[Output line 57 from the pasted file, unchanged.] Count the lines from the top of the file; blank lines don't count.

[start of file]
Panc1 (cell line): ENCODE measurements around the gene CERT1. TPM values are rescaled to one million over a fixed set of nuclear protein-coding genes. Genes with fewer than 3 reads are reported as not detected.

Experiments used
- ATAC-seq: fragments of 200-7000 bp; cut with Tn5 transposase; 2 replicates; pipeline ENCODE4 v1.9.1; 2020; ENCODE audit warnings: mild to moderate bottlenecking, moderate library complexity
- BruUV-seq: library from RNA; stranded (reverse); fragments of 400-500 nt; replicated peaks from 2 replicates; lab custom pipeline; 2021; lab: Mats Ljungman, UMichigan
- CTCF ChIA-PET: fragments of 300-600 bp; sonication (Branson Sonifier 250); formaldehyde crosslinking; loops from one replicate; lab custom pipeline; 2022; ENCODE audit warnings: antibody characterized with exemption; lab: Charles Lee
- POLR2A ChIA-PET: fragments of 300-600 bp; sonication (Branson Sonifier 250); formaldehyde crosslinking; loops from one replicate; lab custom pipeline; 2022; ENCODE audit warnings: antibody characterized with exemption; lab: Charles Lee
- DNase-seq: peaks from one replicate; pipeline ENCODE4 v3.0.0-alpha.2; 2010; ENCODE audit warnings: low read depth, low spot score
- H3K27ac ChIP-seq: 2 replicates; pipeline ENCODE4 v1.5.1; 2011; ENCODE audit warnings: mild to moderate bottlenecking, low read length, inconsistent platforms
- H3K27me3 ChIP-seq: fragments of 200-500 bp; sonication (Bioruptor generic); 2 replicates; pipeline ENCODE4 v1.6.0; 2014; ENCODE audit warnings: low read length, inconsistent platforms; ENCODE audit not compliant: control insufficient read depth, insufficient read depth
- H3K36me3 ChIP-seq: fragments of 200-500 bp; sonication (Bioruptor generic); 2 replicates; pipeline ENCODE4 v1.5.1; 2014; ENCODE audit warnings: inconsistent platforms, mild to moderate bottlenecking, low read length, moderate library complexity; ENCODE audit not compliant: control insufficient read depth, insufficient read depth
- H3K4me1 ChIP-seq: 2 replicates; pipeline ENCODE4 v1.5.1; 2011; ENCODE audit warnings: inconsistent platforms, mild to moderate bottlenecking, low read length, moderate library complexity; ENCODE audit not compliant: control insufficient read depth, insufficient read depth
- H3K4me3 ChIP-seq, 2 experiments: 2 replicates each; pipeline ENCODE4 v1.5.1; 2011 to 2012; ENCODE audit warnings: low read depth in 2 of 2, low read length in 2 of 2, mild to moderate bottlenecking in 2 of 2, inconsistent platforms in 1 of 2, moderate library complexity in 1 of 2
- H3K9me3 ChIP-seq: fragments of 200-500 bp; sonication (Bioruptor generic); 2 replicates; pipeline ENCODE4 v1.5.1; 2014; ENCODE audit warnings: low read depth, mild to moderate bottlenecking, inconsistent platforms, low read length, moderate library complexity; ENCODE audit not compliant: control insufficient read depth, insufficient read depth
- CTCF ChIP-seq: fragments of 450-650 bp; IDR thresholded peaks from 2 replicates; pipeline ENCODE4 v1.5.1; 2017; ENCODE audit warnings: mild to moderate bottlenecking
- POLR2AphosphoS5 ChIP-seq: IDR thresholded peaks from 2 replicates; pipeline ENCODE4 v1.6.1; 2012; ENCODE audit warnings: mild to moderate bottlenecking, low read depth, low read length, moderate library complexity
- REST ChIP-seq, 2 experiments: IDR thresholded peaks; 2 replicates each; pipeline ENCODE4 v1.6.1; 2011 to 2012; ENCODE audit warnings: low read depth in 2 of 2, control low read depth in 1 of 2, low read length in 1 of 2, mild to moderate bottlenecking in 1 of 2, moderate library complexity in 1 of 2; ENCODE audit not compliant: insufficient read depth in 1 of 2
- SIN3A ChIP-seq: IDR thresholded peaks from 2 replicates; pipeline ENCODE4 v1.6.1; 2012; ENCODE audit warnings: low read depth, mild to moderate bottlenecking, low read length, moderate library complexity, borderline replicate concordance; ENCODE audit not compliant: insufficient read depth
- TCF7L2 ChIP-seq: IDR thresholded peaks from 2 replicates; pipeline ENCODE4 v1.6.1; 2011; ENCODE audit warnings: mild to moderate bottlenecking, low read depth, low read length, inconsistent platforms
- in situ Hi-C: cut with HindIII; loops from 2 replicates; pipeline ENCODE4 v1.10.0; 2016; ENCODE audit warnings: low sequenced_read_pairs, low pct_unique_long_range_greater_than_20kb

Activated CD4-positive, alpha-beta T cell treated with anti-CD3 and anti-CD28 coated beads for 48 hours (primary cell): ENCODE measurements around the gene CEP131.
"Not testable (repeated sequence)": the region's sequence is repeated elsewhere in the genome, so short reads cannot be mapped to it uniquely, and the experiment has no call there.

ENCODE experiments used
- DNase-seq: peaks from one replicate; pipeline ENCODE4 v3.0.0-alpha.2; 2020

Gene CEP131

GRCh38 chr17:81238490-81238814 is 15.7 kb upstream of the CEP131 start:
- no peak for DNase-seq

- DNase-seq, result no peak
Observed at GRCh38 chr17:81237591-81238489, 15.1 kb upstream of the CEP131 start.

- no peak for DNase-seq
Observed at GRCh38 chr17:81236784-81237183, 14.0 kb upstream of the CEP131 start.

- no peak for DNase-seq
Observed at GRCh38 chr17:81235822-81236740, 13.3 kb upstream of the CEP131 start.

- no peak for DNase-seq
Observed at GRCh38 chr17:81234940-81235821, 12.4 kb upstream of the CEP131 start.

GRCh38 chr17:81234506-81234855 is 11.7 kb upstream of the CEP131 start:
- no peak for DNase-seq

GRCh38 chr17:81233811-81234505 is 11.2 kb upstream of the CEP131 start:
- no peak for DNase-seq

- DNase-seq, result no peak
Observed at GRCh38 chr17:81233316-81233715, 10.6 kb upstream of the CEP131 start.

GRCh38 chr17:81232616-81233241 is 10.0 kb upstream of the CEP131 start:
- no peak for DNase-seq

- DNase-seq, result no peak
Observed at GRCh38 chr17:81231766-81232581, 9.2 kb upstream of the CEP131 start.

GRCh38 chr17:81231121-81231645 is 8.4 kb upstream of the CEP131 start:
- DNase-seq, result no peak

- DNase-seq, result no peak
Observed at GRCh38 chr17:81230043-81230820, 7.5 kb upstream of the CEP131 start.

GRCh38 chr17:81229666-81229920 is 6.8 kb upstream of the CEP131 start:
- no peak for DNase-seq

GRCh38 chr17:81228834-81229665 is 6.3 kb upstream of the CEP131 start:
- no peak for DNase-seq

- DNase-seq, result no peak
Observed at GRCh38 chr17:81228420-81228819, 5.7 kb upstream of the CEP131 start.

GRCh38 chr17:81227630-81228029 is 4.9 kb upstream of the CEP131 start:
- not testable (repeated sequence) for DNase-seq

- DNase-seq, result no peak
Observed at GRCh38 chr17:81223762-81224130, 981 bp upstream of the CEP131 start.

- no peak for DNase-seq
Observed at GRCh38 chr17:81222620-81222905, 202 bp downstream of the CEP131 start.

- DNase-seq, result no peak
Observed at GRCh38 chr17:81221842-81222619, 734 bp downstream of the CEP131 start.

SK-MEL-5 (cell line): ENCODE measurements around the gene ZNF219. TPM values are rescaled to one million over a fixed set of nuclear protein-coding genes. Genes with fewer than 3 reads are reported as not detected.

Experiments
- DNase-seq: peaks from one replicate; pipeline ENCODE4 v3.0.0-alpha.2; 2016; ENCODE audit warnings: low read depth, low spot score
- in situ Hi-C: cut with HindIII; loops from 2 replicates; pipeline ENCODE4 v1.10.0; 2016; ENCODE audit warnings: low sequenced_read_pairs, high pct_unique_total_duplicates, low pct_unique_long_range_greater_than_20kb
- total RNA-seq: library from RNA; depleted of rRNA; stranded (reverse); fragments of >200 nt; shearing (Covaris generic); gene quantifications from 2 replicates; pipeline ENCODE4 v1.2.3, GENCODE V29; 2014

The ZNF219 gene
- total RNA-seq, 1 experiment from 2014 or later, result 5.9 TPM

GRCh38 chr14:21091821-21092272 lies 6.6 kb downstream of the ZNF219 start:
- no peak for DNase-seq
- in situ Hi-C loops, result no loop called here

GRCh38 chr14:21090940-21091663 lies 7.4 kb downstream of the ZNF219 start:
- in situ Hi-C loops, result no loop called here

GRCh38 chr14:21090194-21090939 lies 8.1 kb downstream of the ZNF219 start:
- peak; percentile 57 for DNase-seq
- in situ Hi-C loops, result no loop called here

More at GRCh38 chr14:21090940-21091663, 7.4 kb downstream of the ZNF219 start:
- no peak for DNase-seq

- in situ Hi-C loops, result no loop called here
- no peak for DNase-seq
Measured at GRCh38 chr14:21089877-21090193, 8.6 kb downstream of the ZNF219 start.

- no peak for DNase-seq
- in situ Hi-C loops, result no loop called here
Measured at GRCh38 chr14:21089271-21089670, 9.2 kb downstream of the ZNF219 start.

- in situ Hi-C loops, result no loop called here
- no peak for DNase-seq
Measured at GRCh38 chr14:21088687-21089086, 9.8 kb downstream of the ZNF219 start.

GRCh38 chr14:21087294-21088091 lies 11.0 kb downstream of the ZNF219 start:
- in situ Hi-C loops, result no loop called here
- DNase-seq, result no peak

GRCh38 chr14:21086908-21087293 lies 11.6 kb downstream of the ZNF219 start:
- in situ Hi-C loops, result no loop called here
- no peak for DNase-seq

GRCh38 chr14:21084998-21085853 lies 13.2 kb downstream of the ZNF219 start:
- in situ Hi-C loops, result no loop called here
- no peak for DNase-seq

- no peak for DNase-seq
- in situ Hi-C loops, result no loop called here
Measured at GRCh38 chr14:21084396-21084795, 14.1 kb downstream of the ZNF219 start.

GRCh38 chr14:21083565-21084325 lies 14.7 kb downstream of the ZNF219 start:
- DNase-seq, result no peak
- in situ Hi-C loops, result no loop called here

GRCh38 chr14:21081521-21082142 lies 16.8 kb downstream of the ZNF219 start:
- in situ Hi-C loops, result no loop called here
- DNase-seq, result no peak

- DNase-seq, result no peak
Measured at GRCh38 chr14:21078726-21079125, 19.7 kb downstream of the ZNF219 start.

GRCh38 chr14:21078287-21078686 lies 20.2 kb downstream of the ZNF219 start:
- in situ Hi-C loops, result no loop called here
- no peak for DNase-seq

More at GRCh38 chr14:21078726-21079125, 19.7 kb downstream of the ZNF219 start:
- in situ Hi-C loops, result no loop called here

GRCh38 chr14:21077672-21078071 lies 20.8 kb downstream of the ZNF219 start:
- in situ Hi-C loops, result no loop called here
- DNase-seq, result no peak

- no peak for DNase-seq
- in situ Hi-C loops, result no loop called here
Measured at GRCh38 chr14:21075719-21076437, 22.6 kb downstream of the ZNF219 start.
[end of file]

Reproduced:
- DNase-seq, result no peak